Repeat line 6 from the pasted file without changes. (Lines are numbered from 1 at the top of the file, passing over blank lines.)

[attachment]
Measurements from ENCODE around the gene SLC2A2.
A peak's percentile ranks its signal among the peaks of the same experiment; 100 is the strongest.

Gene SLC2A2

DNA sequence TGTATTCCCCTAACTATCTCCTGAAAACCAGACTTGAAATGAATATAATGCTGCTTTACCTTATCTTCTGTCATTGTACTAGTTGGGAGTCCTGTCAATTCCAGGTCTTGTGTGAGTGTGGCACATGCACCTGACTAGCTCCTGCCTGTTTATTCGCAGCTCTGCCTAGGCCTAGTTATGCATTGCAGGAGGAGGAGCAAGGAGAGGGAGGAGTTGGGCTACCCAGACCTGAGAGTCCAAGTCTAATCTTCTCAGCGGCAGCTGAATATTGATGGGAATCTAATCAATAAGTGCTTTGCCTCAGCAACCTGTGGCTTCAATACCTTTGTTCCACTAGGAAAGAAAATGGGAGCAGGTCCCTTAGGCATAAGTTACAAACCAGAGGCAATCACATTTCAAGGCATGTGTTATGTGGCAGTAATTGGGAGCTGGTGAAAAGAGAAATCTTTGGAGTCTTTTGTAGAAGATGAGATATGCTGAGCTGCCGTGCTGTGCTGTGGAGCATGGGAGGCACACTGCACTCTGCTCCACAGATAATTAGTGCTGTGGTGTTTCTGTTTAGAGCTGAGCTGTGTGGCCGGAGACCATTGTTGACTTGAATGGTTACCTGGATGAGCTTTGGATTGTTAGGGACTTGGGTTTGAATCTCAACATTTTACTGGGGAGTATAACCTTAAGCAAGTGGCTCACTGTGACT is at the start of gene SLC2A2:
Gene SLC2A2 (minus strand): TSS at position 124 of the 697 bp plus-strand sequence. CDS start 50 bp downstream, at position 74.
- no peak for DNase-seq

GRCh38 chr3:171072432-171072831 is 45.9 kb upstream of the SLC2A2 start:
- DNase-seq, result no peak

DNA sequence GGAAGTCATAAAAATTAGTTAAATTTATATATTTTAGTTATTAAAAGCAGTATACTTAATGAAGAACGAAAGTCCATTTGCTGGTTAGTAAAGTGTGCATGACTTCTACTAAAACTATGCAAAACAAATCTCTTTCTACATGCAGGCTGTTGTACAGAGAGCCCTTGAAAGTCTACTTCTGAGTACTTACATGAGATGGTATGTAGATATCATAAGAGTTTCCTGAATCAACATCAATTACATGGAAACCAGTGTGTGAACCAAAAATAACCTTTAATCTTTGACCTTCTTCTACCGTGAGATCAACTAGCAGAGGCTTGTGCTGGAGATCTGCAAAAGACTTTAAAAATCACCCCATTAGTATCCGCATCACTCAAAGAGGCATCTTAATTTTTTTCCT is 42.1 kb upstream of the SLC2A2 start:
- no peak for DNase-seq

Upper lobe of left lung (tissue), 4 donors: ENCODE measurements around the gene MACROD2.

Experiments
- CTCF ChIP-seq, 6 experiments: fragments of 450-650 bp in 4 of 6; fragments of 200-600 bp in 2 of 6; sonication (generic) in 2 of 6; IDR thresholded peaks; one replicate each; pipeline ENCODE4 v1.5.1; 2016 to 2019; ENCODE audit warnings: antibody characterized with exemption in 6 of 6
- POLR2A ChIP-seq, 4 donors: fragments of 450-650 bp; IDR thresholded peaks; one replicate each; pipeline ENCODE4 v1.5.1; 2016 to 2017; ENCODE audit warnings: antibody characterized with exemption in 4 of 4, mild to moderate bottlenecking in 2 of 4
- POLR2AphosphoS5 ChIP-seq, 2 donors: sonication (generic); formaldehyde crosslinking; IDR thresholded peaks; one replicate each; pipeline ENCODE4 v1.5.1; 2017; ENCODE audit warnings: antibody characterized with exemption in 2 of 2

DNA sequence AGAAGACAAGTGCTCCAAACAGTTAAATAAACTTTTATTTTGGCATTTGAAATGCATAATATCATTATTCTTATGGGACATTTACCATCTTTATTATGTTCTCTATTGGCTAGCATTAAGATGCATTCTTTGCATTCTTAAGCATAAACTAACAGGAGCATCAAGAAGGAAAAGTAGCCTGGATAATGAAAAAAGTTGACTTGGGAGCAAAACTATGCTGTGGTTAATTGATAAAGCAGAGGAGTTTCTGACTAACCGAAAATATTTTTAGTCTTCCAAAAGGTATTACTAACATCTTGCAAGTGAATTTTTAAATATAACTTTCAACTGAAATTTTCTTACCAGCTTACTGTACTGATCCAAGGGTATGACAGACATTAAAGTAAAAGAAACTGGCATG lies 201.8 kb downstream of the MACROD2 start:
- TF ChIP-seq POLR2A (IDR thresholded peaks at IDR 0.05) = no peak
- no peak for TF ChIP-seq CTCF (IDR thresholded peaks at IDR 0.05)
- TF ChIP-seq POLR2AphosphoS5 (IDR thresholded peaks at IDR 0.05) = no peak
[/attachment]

- no peak for DNase-seq